Gender equality Act on the cards

September 1st, 2012

By Nomfundo Manyathi

The Minister of Women, Children and People with Disabilities, Lulu Xingwana, recently announced that the Women Empowerment and Gender Equality Bill would be tabled before cabinet during the 2012/13 financial year.

Minister Xingwana was speaking at a media briefing in Pretoria on 6 August. She said that the Bill, once law, would assist in enforcing compliance with gender equality in both the public and private sector. She said that South Africa had made commitments through the Constitution, various pieces of legislation and international conventions to respect, promote, protect and advance the rights of women, and that her ministry had a duty to honour these commitments.

The Bill would also strengthen provisions in the Promotion of Equality and Prevention of Unfair Discrimination Act 4 of 2000 by providing clear and unequivocal prohibitions on discrimination based on gender, the Minister said.

According to the green paper ‘Towards a gender equality Bill’, the Bill is expected to –

  • regulate the obligations of the state and related agencies to change the conditions and circumstances hindering the promotion of gender equality;
  • identify appropriate penalties for non-compliance;
  • address African customary practices perceived to be discriminatory, such as the abduction of young girls into forced marriages (ukuthwala); and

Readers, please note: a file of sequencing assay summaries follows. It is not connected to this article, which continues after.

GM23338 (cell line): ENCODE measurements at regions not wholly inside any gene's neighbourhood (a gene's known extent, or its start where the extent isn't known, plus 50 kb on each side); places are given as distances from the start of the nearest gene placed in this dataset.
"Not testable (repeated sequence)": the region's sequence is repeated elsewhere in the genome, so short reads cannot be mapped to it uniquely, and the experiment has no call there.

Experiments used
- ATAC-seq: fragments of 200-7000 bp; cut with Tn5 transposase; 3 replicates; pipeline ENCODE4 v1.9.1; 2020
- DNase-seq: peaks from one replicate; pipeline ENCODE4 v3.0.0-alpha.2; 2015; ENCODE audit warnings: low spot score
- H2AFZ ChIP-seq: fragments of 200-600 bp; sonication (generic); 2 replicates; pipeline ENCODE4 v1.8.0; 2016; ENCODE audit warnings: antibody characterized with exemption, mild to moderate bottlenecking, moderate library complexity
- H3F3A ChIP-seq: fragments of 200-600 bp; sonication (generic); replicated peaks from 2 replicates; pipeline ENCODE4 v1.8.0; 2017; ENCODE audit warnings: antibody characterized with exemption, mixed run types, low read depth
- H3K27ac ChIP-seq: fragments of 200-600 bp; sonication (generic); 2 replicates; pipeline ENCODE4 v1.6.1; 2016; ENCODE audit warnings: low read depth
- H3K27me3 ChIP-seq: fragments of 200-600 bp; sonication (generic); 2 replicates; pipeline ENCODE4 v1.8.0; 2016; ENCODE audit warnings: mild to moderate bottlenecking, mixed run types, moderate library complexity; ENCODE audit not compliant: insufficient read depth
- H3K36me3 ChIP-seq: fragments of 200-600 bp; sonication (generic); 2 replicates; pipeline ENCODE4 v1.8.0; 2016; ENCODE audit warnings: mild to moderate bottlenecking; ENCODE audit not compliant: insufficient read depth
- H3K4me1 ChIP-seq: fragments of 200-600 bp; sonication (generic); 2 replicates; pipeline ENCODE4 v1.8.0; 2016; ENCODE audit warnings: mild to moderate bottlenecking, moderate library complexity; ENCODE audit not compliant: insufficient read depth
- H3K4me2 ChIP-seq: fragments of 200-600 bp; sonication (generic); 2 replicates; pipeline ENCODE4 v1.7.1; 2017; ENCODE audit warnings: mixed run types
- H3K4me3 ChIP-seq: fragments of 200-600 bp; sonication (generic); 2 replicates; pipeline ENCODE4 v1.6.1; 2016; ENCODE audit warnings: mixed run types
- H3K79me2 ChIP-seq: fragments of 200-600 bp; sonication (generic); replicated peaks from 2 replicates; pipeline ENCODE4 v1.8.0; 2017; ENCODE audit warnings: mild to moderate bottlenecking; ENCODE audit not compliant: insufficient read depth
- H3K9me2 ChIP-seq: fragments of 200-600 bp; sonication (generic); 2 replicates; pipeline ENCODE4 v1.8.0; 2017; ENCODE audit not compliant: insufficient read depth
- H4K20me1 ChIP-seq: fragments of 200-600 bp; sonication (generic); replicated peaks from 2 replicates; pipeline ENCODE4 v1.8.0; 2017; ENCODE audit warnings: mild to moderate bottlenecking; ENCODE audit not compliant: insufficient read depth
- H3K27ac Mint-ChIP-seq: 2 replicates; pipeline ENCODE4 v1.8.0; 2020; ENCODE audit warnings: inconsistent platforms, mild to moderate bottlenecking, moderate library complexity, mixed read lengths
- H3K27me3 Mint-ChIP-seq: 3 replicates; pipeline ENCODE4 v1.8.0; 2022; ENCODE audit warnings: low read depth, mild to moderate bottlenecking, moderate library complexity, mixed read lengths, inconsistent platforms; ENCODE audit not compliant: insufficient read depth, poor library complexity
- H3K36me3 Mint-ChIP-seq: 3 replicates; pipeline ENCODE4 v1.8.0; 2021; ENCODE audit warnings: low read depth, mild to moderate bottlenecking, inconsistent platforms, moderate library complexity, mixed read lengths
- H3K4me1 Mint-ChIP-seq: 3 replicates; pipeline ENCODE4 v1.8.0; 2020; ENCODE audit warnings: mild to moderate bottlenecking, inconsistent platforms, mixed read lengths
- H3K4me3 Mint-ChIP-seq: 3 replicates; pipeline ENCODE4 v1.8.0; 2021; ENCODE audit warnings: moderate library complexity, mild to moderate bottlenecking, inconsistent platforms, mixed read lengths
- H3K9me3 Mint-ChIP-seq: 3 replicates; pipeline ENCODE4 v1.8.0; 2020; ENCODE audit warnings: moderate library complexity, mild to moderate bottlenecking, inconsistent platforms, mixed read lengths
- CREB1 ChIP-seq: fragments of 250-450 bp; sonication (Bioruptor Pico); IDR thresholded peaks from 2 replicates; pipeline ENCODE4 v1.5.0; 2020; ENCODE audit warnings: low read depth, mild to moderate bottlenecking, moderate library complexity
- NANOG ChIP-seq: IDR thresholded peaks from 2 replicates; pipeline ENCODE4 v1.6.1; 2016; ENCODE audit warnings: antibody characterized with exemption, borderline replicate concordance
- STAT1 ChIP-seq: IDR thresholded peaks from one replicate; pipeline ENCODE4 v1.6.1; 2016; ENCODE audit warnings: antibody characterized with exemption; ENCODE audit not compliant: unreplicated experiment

• prohibit the use of primogeniture as a customary principle underpinning succession and inheritance along the male line.

Minister Xingwana said that according to the Businesswomen’s Association (BWA) ‘BWA South African women in leadership census 2011’ (, accessed 8-8-2012), women were in the minority among their male counterparts in leadership positions. She said that the survey revealed that women held –

  • 4,4% of chief executive or managing director positions;
  • 5,3% of chairperson positions; and
  • 15,8% of directorships.

Minister Xingwana said that those who were committed to building a society based on equality were concerned about the ‘continued exclusion of women and the slow pace at which they were being incorporated into the corporate space at senior level’. She added that it was clear that the empowerment of women could not be left to market forces. She said that, through the Bill, her ministry would respond to the calls made by South African women who are discriminated against on the basis of their gender.

Minister Xingwana said that her department was encouraged by the ‘almost universal opposition’ to the Traditional Courts Bill (B1 of 2012), adding that: ‘As a result of the relentless and unequivocal position adopted by women, this Bill will not see the light of day.’ She said that the Bill, in its current form, would not stand the ‘constitutional test’ and citizens of South Africa should guard against attempts to reverse progress made in terms of women empowerment and gender equality.

Minister Xingwana also announced that government would launch the National Council Against Gender-Based Violence during Women’s Month (on 25 August), adding that the council – which is chaired by Deputy President Kgalema Motlanthe – will, among others, facilitate assisting victims of gender-based violence.

Nomfundo Manyathi,

This article was first published in De Rebus in 2012 (Sept) DR 9.

De Rebus